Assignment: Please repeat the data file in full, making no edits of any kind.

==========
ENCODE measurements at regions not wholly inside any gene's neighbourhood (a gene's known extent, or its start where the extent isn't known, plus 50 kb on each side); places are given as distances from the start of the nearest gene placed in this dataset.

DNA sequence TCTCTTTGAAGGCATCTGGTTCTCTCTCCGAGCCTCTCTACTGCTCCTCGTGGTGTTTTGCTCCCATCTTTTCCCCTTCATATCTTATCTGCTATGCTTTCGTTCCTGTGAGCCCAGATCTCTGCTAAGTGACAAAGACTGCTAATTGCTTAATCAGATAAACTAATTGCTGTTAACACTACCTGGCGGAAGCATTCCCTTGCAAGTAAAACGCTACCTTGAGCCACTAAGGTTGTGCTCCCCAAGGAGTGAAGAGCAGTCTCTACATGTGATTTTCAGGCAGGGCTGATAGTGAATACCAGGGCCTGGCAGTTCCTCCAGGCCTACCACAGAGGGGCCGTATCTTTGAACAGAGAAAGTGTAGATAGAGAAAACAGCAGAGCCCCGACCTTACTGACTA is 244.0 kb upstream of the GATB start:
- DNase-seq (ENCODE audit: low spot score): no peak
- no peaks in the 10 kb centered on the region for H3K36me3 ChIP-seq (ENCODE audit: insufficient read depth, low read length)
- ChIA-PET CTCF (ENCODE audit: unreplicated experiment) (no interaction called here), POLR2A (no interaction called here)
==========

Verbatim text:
ENCODE measurements at regions not wholly inside any gene's neighbourhood (a gene's known extent, or its start where the extent isn't known, plus 50 kb on each side); places are given as distances from the start of the nearest gene placed in this dataset.

DNA sequence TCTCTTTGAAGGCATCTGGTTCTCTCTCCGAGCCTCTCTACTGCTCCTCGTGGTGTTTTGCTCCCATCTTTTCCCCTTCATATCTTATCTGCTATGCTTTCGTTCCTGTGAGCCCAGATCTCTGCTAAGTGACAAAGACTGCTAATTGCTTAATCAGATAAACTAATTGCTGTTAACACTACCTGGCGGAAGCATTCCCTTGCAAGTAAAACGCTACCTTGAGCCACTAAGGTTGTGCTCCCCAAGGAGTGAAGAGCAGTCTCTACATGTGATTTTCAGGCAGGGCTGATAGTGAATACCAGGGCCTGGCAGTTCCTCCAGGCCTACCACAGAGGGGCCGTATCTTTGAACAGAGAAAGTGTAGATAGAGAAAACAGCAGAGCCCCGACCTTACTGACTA is 244.0 kb upstream of the GATB start:
- DNase-seq (ENCODE audit: low spot score): no peak
- no peaks in the 10 kb centered on the region for H3K36me3 ChIP-seq (ENCODE audit: insufficient read depth, low read length)
- ChIA-PET CTCF (ENCODE audit: unreplicated experiment) (no interaction called here), POLR2A (no interaction called here)